138 Deputy John McGuinness asked the Minister for Social Protection if disability allowance will be paid to a person (details supplied) in County Kilkenny following an oral hearing on 21 March 2012; if carer’s payment will be made to a person at the same address; if she will confirm the positive decision reached on 20 April 2011 regarding the habitual residency condition relative to both cases. [17502/12]

I am advised by the Social Welfare Appeals Office that in reference to the oral hearing of the disability allowance appeal of the person concerned which took place on 21 March 2012, the Appeals Officer is now considering the appeal in the light of all the evidence submitted, including that adduced at the hearing. The person has been deemed to habitually resident for social welfare purposes since March 2011. The only issue, therefore, to be decided with regard to the disability allowance appeal, is whether she satisfies the medical conditions for the scheme. The person concerned will be notified of the Appeals Officer decision when the appeal has been determined.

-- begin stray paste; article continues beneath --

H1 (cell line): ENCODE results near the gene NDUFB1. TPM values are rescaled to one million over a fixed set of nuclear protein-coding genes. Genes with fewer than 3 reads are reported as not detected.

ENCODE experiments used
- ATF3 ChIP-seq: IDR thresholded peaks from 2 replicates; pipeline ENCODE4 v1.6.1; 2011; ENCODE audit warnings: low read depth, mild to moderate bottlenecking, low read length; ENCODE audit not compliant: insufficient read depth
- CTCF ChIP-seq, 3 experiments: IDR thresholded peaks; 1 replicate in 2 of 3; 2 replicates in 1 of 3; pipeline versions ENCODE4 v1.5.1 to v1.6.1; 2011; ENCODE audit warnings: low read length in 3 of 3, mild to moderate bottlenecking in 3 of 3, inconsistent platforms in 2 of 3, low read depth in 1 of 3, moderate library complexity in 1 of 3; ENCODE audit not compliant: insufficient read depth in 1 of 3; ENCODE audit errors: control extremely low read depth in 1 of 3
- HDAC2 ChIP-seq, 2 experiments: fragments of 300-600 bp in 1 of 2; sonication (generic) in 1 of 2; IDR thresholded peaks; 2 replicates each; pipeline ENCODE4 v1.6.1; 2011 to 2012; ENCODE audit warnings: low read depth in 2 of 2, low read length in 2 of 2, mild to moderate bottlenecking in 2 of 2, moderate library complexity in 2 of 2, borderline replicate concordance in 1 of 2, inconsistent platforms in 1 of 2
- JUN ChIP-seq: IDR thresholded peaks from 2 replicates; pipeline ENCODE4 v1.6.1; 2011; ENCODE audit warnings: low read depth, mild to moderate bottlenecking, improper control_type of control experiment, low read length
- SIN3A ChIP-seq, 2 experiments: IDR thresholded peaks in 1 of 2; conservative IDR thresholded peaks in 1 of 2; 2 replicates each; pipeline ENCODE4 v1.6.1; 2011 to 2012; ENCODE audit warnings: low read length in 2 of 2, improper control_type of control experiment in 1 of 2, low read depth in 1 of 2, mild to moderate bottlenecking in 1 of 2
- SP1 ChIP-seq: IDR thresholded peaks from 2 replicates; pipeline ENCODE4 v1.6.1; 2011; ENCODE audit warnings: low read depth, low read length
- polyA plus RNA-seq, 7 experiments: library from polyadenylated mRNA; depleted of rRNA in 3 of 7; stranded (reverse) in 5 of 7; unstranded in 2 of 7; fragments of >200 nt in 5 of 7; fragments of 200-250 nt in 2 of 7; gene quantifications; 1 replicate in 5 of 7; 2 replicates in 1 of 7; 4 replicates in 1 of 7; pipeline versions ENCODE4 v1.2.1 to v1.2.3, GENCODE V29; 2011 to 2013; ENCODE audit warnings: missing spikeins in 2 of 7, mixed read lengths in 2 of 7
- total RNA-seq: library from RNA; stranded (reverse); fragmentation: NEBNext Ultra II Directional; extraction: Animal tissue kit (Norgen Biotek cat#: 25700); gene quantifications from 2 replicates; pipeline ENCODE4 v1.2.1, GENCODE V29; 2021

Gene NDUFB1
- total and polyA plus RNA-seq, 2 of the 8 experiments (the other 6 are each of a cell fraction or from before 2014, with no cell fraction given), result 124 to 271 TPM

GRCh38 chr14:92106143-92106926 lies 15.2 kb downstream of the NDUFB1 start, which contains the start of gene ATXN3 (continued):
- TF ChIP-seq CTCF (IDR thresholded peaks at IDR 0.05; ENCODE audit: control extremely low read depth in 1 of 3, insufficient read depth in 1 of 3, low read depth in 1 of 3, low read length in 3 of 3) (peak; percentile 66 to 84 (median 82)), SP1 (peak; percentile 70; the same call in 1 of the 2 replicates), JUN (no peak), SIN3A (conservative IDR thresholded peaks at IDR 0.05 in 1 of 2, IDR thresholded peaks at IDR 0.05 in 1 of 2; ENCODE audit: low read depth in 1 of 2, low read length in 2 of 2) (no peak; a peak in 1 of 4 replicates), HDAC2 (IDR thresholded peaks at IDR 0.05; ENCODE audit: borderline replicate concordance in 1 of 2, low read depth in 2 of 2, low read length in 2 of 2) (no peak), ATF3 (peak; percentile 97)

The Social Welfare Appeals Office functions independently of the Minister for Social Protection and of the Department and is responsible for determining appeals against decisions on social welfare entitlements.

A carer's allowance was awarded to a care provider at the address of the person concerned, with effect from 23 June 2011, the first payment of which reached his bank account on Thursday, 22nd March 2012. Any arrears due for the intervening period will be paid in due course.

Social Welfare Benefits

Bernard J. Durkan

Ceist:

139 Deputy Bernard J. Durkan asked the Minister for Social Protection if she will review the decision to refuse basic supplementary welfare allowance in the case of a person (details supplied) in County Kildare on the grounds that they were not absent from the country in the period in 2009 which can be verified by their doctor; and if she will make a statement on the matter. [17508/12]